Lanzones Production Technology

• Grown in Southern Tagalog and Mindanao
• 10, 330 ha. area planted
• Grows well in clay loam soils and in places where the ground water is shallow.
• Thrives best in warm humid climate with an even distribution of rainfall throughout the year.



• The tree is usually shorter than the other varieties but has a wider crown.
• Leaves are hairless.
• Fruits are round and are borne from 4 to 12 fruits per raceme.
• Pericarp is thick (up to 6 mm) with no latex.
• It is sweet with a delectable flavor.
• The tree is usually shorter than the other varieties but has a wider crown.


• Grown mostly in Luzon, Misamis Oriental and Camiguin Island.
• Fruit is elongated and smallest among the varieties.
• Leaves are lanceolate.
• The tree is erect.
• Trees are relatively susceptible to bark borer infestation.


• A variety introduced from Thailand and Indonesia.
• The fruit is sweet and tasty.
• Almost seedless.
• The skin or peel has no latex.

Site Selection:

• Flat to hilly within 600 m above sea level.
• The land should have a loamy or sandy soil.
• 2,500 – 3,000 mm annual rainfall
• 75-80% relative humidity

Preparation of Planting Materials:

• Select only plump and well-developed seeds.
• Carefully remove the flesh adhering the seed.
• Germinate the seeds in light loamy soils or in germination beds with sawdust.
• Germinated seedling are ready for potting in 8” x 11” x 0.003 plastic bag when the first pair leaves have appear.
• At 12-18 months from pricking the rootstocks are ready for asexual propagation.
• At 6-12 months after grafting, the asexually propagated plants are ready for field planting.
• Rebagging should be done when polyethylene bag becomes brittle
• Rear seedlings under a nursery shade allowing full recovery of the plants prior to field planting.

Land Preparation:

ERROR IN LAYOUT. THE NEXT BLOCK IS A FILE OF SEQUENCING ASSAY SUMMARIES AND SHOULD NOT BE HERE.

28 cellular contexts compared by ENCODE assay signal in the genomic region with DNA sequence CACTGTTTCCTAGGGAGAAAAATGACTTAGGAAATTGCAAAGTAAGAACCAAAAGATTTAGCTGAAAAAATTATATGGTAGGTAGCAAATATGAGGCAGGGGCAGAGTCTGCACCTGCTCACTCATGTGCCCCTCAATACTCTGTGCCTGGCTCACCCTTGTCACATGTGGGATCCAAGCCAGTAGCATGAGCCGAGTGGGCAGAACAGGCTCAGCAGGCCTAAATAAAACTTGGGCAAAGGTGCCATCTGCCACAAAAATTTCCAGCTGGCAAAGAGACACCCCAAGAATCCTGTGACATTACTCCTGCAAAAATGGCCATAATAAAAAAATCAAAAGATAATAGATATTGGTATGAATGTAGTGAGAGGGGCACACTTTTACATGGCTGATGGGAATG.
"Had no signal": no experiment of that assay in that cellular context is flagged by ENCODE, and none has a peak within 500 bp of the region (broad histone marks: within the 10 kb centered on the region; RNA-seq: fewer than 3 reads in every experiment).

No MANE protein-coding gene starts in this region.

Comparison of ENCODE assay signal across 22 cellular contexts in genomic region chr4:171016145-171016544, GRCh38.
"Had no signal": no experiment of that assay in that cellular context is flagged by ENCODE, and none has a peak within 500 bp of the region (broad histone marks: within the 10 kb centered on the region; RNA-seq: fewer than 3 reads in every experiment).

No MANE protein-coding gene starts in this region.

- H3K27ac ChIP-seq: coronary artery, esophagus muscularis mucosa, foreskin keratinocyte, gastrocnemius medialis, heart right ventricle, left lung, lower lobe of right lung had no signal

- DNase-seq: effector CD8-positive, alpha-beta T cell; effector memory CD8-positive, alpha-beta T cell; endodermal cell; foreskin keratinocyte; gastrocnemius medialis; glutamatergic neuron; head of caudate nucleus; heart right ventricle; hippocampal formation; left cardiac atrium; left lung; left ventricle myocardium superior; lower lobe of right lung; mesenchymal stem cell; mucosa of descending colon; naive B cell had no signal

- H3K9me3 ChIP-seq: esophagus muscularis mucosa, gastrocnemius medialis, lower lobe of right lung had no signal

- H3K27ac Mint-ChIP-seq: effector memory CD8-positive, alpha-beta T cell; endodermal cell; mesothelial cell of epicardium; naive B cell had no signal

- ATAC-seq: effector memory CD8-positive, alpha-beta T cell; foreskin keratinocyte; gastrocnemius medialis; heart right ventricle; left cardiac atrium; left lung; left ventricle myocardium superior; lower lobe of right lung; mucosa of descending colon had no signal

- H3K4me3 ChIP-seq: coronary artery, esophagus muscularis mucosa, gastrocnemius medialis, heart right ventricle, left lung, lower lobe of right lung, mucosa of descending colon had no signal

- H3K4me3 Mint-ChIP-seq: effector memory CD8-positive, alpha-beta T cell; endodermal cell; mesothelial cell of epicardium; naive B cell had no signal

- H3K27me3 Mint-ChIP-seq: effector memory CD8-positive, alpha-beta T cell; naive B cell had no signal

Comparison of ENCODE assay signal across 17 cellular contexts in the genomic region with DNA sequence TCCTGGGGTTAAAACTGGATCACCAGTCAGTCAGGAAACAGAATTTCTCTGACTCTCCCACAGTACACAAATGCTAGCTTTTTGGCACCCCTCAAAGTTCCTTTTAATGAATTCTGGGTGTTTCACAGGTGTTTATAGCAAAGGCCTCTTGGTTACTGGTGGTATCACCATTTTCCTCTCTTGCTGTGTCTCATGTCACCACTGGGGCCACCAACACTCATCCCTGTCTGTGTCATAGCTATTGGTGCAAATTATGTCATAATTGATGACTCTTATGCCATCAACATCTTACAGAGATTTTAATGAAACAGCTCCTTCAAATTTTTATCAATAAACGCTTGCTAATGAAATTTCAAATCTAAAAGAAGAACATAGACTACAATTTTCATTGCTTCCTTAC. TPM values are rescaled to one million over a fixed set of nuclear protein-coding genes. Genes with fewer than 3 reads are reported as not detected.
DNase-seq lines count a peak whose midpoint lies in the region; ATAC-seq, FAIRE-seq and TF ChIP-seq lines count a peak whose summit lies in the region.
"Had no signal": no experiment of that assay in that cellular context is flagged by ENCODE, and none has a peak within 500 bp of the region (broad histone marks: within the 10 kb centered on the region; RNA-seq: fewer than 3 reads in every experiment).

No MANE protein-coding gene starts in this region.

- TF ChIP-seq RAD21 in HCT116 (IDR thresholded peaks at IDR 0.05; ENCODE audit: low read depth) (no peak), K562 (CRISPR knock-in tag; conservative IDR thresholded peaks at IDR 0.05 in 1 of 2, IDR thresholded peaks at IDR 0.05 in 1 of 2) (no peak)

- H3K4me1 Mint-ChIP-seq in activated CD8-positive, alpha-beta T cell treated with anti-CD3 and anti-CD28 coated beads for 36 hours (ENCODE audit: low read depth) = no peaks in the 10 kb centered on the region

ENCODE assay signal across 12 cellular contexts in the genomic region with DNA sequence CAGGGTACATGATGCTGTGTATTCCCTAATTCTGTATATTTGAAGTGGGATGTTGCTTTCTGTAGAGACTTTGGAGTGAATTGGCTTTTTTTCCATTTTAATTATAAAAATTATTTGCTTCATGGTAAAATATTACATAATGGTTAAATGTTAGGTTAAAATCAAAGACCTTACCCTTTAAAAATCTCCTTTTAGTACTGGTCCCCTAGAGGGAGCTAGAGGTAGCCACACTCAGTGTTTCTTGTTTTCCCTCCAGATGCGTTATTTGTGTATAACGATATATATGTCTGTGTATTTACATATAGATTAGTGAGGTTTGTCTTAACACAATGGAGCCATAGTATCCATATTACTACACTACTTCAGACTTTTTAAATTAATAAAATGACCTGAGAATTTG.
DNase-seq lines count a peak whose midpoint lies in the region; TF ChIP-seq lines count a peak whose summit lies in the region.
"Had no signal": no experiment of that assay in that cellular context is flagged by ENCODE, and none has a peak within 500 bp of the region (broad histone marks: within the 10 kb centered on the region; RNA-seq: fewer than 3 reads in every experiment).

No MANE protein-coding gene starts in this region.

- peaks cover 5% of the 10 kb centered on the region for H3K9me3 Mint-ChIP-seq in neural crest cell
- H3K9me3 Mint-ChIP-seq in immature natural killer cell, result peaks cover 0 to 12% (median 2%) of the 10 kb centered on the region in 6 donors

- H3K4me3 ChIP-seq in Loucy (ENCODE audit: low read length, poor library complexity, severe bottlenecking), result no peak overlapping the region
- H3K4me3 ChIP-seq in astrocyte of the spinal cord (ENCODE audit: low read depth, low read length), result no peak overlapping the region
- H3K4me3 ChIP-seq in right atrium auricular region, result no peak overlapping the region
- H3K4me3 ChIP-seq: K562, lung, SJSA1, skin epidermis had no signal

• Clear/underbrush the whole area.
• Plow and harrow to loosen the soil.
• Plant temporary shade (ipil-ipil, madre de cacao or banana) before field planting.
• Stake a distance of 5 m between hills and 5 m between rows.
• Prepare holes 25 cm in diameter at a depth of 25 cm or big enough to accommodate the ball of soil supporting the bagged plants.


• Apply basally, 50-100 gm of complete fertilizer (14-14-14) or ammophos (16-20-0).
• Remove the plastic bag and plant the seedling into the prepared hole.
• Cover the hole with top soil and press gently.
• Water immediately after planting.

Care and Management:

1. Ring weeding should be done when necessary.
2. Shallow cultivation of the plant to a radius of at least 1 m should be done twice a year or as the need arises.
3. Mulch the tree with coconut husks or grasses to conserve soil moisture.
4. Pruning

• Judicious pruning should be done during the dry season.
• Cut surfaces should be applied with copper fungicides.
• Start pruning when the plants is 1.5 m tall.
• Decapitate the apical shoot to a height of 1 m to induce formation of secondary stems and bend the stems outward to promote good branching.
• When the plants are matured, prune every after harvest to remove diseased and weak branches, and shoots which grow parallel to secondary stem.

5. Flower Thinning

• Remove excess cluster of flowers that emerge in tertiary and small branches, short clusters (less than 3 inches) and overcrowded clusters to prevent deformities in fruits.

6. Fertilization

a. Vegetative Stage - Ammonium Sulfate (21-0-0) - 100 to 200 grams/tree/year
b. Bearing Stage - Complete Fertilizer (14-14-14)- 5 to 8 kg/tree/year after harvest

Drill or broadcast the fertilizer 1 m away from the base of the plant depending upon the topography of the land.


• Harvest the fruits 140-150 days from flower formation to fruit ripening.
• Do the harvesting early in the morning or late in the afternoon.
• Harvest the fruits by climbing the tree and cut the ripe bunches with sharp cutters or pruning shears.

Post Harvest Handling:

• sort, clean, air dry and grade the harvested fruits.
• pack the fruits in cartons or crates with liners or cushion to reduce damage during handling.
• store the fruits in cold storage at 10 o C with relative humidity of 85-90 % to extend the shelf-life of the harvested fruits.

Source and Photo courtesy: Orlando C. Pascua; RG Maghirang (ed.)(Edited August 2006); www.

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